Echo Park, LA
I was off work last Thursday before a three-day weekend. So what did I do? Go out and drink! I’m still fairly new to this part of LA so I decided to stay local and hit Sharlene’s as one of my stops. I walked in at nine. The layout was interesting. Lots of blue, yellow and wood. A pool table in the back. Contrary to what the name might suggest, it wasn’t a kitschy, laid back place. It was an upscale-ish bar aimed at newcomers to the area, namely yipsters and Sunset Junction types. Bicoastal babes. Buddhists on the bounce. The menu was eccentric and small. Like Bjork. And like her music I found my limited range of options comforting. (I hate it when I’m drowning in possibilities! I’d sooner find bones in the back of my mind.) Aside from oysters, there was everything from a muffaletta sandwich to homemade beer cheese (good thinking!) and crackers for $6. I don’t know about you, but I cannot be accountable for what happens to fine cheese when left unsupervised. I can’t tell if this is a vice. Would you leave your pee-break Apple laptop on the table at a bustling Starbucks?! I THINK NOT.
My first cocktail had some funky name that ended in a plural. It had at least ten ingredients and tasted like the sun coming out of the clouds when you’re hiking on a mountain. Gin and cucumbers! Fresh mint everywhere! Mating cardinals singing across trees: “I am ready! Put some eggs in my body!” My philosophy, given that life itself is a fairly short menu: if you’re going to have one you might as well make it a double. So I ordered another cocktail, within minutes, with whiskey and a bitters. The name escapes me but it tasted like I had a phantom in my mouth. Not as good. But I was ready for anything. (Except the hangover I got for mixing liquors. Yeesh. Talk about ramen pronto.)
The drinks were sneaky strong so I felt like talking. I leaned into a charming looking man to the left of me who was wearing an actual top hat. He had a white handlebar mustache, too. A red bow tie. He even had a cane! “Mr. Monopoly,” I said (pretty proud of myself, I must admit), “Honestly, should wealthy people be allowed to listen to Bob Seger?” For a minute all the guy did was organize a pile of singles by pulling them all out one-by-one and shaping them with his spit-licked fingers. Then he started fanning himself with his green stack of cash. It was unusually humid so his effort seemed warranted. My jorts were sticking. His suspenders looked oppressive, framing his paunch like a Bob Ross mountain. (Happy trees! Happy trees!) One word was all he said, “cállate.” Or was it “caliente?” “I took French!” was all I could say, enunciating the word “French” extra loud for some reason, as if volume would act as translator. But before I could excuse-moi, a Spanish blonde with tattooed anchors on her calves wedged herself between us smelling like a freshly smoked cigarette. Her crinoline underskirt made crinkling sounds against my stool. “Hey daddy issues, “ she said, “my machete pussy will cut you.”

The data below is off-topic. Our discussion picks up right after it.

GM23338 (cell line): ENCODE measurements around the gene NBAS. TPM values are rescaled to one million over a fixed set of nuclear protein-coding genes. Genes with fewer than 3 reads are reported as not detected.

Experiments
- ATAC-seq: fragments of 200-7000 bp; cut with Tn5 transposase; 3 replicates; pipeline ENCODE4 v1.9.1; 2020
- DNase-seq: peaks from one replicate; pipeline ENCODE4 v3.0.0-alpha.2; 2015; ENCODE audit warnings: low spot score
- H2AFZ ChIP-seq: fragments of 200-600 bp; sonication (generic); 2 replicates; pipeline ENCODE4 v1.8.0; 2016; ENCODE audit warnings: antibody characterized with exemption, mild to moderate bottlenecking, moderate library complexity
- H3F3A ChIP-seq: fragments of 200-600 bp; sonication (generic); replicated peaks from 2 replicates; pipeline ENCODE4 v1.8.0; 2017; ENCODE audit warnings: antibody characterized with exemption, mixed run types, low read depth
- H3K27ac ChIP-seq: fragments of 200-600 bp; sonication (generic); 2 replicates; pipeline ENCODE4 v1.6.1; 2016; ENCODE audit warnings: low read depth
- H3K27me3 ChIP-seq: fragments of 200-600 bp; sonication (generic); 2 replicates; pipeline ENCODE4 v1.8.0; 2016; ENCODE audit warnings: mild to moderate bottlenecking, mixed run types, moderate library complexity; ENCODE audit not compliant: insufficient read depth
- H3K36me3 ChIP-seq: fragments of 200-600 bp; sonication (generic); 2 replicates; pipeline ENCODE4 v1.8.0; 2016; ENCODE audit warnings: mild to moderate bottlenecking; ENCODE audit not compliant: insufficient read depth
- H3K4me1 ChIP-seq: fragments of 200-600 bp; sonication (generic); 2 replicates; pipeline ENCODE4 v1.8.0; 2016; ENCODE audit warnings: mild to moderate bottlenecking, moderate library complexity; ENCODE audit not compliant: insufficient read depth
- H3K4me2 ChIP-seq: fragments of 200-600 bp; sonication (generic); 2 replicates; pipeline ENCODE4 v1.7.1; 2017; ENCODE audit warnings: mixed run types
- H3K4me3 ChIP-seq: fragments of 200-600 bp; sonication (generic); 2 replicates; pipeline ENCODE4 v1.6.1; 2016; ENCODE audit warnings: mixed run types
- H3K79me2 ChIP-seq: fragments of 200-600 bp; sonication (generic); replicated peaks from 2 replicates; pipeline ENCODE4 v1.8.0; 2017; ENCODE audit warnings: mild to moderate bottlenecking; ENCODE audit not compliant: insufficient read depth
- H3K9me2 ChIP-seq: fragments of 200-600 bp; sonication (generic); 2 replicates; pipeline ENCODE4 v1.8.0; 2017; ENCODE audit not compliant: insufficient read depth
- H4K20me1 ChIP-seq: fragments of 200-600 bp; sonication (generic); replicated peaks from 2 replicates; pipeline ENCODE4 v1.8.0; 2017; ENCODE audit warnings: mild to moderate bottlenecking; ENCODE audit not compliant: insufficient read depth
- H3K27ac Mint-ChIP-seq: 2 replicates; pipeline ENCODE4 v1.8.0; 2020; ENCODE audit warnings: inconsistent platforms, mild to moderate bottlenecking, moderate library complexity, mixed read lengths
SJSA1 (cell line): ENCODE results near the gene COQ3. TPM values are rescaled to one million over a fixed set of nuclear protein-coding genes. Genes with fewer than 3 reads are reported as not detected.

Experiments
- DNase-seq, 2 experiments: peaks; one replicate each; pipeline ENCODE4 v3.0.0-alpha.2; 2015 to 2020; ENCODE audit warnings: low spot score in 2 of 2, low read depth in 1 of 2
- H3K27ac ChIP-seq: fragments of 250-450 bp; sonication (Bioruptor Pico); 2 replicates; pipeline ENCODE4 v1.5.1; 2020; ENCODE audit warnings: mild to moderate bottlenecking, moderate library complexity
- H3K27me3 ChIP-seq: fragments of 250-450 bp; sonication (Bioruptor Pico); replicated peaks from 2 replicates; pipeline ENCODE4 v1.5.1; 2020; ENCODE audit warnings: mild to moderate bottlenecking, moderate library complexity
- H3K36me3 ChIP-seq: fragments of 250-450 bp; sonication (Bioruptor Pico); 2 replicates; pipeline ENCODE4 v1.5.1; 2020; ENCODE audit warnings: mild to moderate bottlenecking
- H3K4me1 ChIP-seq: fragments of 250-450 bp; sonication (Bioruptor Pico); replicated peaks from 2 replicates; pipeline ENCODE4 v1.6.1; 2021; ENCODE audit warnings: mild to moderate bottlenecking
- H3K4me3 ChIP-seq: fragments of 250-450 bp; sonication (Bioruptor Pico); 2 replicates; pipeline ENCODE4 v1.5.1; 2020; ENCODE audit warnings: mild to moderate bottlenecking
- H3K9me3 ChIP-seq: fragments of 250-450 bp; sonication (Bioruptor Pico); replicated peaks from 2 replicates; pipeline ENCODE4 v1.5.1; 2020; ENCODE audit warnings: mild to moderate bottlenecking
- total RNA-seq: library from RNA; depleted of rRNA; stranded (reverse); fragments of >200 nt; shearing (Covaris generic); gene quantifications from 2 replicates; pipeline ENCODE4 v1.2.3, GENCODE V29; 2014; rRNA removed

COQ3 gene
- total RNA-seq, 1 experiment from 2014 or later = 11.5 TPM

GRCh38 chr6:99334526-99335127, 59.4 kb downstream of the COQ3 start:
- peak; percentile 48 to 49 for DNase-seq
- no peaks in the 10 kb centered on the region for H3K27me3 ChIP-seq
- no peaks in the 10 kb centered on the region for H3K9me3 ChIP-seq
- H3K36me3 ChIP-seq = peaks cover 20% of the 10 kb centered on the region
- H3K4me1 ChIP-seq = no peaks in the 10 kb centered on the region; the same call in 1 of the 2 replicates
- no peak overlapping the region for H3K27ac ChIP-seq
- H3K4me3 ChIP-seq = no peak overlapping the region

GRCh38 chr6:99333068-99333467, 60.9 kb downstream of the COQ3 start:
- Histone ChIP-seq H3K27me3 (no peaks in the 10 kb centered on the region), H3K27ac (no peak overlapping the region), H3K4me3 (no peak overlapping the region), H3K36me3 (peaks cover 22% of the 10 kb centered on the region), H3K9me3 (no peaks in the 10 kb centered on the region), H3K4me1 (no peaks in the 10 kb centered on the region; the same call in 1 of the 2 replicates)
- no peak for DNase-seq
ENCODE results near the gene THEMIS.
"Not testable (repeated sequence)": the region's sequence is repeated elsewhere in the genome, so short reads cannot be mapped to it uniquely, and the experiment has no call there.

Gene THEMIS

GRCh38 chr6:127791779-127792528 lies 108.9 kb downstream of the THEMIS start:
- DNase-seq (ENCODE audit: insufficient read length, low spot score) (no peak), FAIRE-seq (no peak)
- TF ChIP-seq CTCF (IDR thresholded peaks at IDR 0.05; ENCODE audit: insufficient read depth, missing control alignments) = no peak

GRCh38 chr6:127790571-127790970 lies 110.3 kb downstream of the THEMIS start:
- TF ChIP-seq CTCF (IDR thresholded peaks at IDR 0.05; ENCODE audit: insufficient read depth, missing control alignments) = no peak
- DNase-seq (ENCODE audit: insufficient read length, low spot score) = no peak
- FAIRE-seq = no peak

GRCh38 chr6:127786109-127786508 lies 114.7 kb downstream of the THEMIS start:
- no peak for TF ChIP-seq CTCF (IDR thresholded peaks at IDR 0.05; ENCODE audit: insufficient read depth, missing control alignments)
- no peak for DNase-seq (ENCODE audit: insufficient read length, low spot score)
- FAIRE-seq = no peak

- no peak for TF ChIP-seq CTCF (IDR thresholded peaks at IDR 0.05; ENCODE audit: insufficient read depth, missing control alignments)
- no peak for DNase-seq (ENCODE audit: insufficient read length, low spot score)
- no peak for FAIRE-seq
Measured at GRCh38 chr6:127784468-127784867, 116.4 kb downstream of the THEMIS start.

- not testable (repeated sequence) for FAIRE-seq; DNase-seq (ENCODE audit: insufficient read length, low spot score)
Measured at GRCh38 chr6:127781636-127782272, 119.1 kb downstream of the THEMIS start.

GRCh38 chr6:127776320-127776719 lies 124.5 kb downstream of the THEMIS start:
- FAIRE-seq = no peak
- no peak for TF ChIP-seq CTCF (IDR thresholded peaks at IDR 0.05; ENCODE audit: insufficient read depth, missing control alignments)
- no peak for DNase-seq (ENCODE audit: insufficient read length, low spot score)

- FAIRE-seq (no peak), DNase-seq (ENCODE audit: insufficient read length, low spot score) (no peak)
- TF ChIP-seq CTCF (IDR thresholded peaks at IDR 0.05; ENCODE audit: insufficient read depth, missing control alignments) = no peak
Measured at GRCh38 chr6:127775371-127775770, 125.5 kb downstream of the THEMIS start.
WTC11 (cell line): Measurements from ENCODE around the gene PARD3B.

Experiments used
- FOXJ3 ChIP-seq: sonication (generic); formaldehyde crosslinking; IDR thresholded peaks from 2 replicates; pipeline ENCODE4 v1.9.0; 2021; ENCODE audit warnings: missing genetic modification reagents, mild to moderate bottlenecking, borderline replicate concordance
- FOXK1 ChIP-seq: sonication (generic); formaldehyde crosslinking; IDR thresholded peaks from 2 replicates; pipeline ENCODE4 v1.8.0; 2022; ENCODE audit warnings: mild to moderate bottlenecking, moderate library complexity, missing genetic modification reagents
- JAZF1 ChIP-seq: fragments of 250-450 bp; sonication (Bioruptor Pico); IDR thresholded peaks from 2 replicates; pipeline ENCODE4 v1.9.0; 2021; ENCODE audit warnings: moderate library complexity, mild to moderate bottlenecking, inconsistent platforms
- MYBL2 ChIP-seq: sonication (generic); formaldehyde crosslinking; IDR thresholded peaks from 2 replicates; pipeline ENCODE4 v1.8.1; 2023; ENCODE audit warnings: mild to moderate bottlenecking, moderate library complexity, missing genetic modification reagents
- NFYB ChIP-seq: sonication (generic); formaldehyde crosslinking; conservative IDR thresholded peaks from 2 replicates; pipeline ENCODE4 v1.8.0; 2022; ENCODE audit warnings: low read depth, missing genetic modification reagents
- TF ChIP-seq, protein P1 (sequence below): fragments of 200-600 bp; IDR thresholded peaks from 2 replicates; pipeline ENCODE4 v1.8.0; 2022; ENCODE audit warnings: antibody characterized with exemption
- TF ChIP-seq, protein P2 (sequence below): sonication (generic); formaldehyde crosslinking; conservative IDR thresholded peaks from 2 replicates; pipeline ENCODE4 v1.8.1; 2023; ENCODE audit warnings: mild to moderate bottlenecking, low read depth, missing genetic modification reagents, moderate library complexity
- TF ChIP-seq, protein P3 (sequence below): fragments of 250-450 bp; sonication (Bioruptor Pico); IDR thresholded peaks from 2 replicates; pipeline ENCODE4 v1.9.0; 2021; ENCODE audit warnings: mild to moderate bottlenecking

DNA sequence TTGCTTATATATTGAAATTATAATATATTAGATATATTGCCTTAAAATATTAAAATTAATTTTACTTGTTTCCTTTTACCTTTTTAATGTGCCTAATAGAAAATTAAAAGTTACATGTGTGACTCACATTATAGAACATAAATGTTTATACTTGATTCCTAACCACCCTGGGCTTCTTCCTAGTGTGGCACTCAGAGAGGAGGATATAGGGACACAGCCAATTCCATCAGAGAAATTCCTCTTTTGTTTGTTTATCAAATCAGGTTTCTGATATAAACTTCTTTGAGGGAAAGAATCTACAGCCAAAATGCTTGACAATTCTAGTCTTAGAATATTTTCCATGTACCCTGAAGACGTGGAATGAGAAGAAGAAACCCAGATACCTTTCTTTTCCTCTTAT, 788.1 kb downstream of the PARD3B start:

I know for a fact that was supposed to intimidate me, but I’d be lying if I didn’t say she reminded me of my old cell mate (and bi-curious first love) Kathy who served 6-8 for a 7-11 incident involving a boa constrictor and a fake grenade. Kathy and her crude, patient hands.
Knowing I was probably dealing with a temperamental soul (by which I mean this lady would cut me with an actual switchblade versus a makeshift jabber made of petrified hand soap) I averted my eyes and apologized quietly. I could feel myself getting emotional. Usually when I have feelings, which is rare, I just want to go and whisper them into a black hole. Not this night, no sir. “It’s not like I’m trying to change your species,” I thought. (Of course I-didn’t-actually-say-that.) “I mean it’s not like my curiosity is a ray gun that turns people into cats.” Which would be incredible actually. Did I mention how strong the drinks were? A phantom dangled from my uvula.
The sky was pissing rain when I left the bar. I couldn’t see a thing! Then I realized I was driving with my lights off. When I walked into my apartment, I promptly gave my license to my cat. I’m convinced that my cat and I have developed a mind connection. We talked about the international space station into the night. Then I fell asleep. The kind of sleep that’s more drooling than dreaming. I dreamt I was the boot on a Monopoly board once. Kicking hotels like Godzilla. Traveling the planet on the B&O Railroad. I would have much rather been the man on horseback, but this is probably common.
Sabra Embury is a book critic for Brooklyn's L Magazine. Her confabulations and fantastications can be found in the Los Angeles Review of Books, the Rumpus, Tottenville Review, NANO Fiction and other places. Follow her antics on Twitter @yrubmEarbaS.